A panoramic history of hip-hop, from the Bronx to Compton
Alonzo “Lonzo” Williams has strong opinions about the birth of West Coast hip-hop, back when he was a young DJ and club owner in Compton, crossing paths with Dr. Dre, Eazy-E and other future members of a soon-to-be notorious group called N.W.A.
“We all were key players in the early stages of West Coast hip-hop. I probably was the most keyest of all,” Williams says with a chuckle, not exactly making a joke.
As owner of the club Eve’s After Dark in the 1980s, Williams was a neighborhood impresario, with a recording studio on the premises and his own electro-R&B-hip-hop group called the World Class Wreckin’ Cru. (Dre was a member.) Williams was even depicted briefly in the acclaimed 2015 N.W.A biopic “Straight Outta Compton,” of which he says, “My life has not been the same since.”
The rise of the West Coast is just one slice of the exhibition “Contact High: A Visual History of Hip-Hop,” now at the Annenberg Space for Photography through Aug. 18. Curated by Vikki Tobak and inspired by her 2018 book of the same name, it is the most comprehensive survey of pictures documenting hip-hop culture ever collected, stretching from the pioneering Bronx DJ Kool Herc to Compton’s Pulitzer-wining Kendrick Lamar.
Not surprisingly, Williams would have loved even more representation of West Coast rap music in the show, which already includes striking images of Snoop Dogg, DJ Quik, Nipsey Hussle and Tupac Shakur. But Williams will make his case at the Annenberg during a July 20 panel discussion, “California Love: A Hip-Hop History,” joined by radio DJ Greg Mack and music journalist Sheena Lester.
“We had a consistent flow of West Coast superstars that influenced the younger generations,” says Williams. “Everybody has a sense of pride when it comes to our musical legacy.”
The panel is one of several special events, screenings, live podcasts and field trips scheduled in the exhibition. On June 1, photographer Barron Claiborne will be at the Annenberg to re-create his iconic image of a crown-wearing Biggie Smalls, inviting visitors to step into the frame and wear the rapper’s original royal headgear.
In its earliest form, hip-hop was almost exclusively a street-level mode of expression, embraced quickly by other underground scenes, while the mainstream kept the sound and culture at arm’s length.
“I always like to describe it as adolescent teenage activity going on in the streets to amuse ourselves — the graffiti, the whole thing,” says Fab 5 Freddy, creative director on “Contact High” and a charter participant in the interconnecting worlds of rap and graffiti art in the late 1970s. He’s now an artist and filmmaker.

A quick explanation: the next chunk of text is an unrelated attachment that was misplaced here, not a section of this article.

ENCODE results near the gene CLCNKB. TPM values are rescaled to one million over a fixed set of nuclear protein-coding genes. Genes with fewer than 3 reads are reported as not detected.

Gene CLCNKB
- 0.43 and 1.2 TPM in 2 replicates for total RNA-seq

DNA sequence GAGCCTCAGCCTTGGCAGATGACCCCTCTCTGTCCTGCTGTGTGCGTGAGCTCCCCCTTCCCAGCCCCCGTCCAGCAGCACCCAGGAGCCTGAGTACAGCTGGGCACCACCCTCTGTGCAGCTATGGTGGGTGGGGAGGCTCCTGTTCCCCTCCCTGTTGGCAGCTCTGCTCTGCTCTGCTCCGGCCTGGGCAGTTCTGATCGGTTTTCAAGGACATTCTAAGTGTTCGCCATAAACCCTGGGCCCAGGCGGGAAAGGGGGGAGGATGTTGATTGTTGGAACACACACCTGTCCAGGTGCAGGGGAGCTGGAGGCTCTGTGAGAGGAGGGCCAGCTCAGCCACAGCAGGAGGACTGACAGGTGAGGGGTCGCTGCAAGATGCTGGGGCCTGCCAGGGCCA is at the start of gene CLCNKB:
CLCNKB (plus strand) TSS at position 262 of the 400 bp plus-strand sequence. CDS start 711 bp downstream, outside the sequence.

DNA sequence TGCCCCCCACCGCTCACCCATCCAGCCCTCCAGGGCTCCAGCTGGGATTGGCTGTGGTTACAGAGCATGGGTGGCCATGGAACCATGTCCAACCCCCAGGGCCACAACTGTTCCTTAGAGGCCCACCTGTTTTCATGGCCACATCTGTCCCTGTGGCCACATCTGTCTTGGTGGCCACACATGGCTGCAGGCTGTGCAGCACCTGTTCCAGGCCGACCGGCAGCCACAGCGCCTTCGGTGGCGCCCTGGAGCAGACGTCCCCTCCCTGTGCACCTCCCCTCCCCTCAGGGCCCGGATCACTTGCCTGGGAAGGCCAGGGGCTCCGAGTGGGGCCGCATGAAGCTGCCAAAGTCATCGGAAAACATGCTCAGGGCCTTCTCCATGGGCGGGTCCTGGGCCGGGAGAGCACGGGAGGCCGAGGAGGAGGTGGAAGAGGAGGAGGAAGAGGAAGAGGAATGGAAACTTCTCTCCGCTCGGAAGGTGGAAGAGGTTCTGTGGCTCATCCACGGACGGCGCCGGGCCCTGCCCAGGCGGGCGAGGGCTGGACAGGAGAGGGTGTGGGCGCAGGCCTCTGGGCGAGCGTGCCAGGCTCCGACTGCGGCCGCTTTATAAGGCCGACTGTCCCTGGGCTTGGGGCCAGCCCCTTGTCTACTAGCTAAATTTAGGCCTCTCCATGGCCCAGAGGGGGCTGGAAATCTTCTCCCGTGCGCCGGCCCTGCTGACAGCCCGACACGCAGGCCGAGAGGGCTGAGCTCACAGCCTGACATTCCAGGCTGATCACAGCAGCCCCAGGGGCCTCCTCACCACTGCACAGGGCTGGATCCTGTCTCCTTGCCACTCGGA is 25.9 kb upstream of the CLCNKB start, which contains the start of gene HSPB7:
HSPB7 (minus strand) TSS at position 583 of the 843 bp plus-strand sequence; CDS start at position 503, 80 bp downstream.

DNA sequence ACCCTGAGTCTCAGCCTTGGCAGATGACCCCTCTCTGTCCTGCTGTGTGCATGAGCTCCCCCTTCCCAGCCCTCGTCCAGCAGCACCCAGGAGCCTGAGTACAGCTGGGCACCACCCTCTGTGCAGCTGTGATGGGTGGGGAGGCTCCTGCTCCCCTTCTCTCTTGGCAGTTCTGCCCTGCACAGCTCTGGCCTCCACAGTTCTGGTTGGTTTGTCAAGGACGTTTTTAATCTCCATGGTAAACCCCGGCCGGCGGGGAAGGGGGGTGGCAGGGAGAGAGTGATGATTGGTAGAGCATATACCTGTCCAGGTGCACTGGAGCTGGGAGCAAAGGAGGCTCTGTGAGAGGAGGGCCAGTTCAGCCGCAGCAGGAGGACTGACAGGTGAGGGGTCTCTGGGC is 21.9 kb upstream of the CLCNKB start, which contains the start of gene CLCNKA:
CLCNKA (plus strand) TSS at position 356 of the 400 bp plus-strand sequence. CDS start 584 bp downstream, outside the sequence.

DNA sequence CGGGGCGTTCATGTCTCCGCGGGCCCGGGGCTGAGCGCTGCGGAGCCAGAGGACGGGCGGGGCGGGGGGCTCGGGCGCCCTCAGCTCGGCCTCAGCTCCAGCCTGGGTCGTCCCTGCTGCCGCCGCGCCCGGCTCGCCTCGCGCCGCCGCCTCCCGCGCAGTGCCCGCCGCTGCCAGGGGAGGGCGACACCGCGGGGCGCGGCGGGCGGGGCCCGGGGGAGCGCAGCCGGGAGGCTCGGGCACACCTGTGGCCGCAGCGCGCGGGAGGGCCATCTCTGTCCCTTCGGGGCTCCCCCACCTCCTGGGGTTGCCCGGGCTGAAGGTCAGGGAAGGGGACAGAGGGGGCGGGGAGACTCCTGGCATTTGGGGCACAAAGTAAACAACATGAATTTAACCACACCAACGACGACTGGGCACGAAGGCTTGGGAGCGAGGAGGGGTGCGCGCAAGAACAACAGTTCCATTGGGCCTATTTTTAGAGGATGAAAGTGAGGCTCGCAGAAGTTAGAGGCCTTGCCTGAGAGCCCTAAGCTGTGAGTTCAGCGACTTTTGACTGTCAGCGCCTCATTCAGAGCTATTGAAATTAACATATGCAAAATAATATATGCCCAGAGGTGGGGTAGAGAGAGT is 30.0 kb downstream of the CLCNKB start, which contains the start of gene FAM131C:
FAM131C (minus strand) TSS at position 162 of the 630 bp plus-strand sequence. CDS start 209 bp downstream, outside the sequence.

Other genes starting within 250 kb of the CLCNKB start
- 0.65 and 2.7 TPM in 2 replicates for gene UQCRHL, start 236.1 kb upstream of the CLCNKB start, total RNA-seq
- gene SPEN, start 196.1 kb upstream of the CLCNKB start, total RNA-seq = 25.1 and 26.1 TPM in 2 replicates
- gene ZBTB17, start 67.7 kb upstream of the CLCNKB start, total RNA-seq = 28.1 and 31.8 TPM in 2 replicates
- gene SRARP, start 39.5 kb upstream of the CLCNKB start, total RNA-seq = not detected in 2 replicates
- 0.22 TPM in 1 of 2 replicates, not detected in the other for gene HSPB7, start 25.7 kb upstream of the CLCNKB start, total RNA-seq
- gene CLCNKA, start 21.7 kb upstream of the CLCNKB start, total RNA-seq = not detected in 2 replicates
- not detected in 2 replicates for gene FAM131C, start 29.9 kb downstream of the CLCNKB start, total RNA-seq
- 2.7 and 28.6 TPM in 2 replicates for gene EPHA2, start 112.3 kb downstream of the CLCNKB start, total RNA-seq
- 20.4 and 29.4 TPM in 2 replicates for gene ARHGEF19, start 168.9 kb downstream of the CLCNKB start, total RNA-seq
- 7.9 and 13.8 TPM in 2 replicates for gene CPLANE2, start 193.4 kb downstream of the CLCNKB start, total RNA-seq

Joe Conzo Jr., whose work is featured in the exhibition, started taking photos of the hip-hop scene while he was a junior at South Bronx High School, with his friends the Cold Crush Brothers and Kool Herc. Conzo was among the very first to shoot that scene in the late ’70s with a good 35mm camera rather than a Kodak Instamatic.
Another featured photographer, Janette Beckman, took photos for the influential U.K. music magazine Melody Maker. Beckman discovered hip-hop in 1982 when the first tour of American rappers, DJs, graffiti artists and break dancers arrived in Europe. Led by Afrika Bambaataa, the tour, says curator Tobak, was “the first time people in Europe got a full dose of the culture.”
Beckman recalls that other music journalists and photographers at the time were not interested. “The main journalists wrote, ‘Oh, this rap thing is never going to last,’ ” Beckman says with a laugh. “I was just like, ‘These people are amazing.’ ”
After years of shooting the early years of punk rock, she recognized hip-hop as another revolutionary cultural movement and moved to New York to explore it further.
“Most press thought it was a passing fad,” says Fab 5 Freddy. “They didn’t understand the cultural significance and relevance. Joe Conzo and Janette Beckman felt it and pointed their cameras.”
On the West Coast, photographer Mike Miller was a fifth-generation L.A. native whose repertoire ranged from Stan Getz and latter-day Lynyrd Skynyrd to the first generation of L.A.’s gangsta rappers. His pictures from that era, some of which are seen in the Annenberg show, included portraits of former N.W.A members Arabian Prince and Ice Cube, and a scene-setting album cover for Warren G’s 1994 multi-platinum debut, “Regulate... G Funk Era.”
“To bring the artists down to the neighborhoods that they grew up in was a no-brainer for me,” says Miller, who photographed Warren G and others close to home. “The way I approached the photographs gave it a real feel. It looked journalistic.”
As usual at the Annenberg, the exhibition is accompanied by a new documentary, including footage of legendary Life magazine photographer Gordon Parks shooting a panoramic group photo in New York of a 1998 summit of rappers and DJs from across the country. “Contact High” has an onsite record shop where visitors can purchase the same vinyl that was sampled to create some of the great works of hip-hop, and on the wall is a new hand-painted graffiti mural created by Cey Adams, the first creative director at Def Jam Records.
The exhibit’s pictures document an ongoing movement of diverse artists right up to the present decade, among them ASAP Rocky, XXXTentacion — in his only formal portrait session before he was killed last year — and Nicki Minaj.
“It continues to be a platform for young people around the world to figure out ways of expressing themselves,” says Fab 5 Freddy. “Seeing Travis Scott at Coachella two years ago, I wasn’t prepared for the intensity. Oh my God, I know what this is! I saw that stuff in the beginning.”
“Contact High: A Visual History of Hip-Hop”
Where: Annenberg Space for Photography, 2000 Avenue of the Stars, Los Angeles
When: Through Aug. 18
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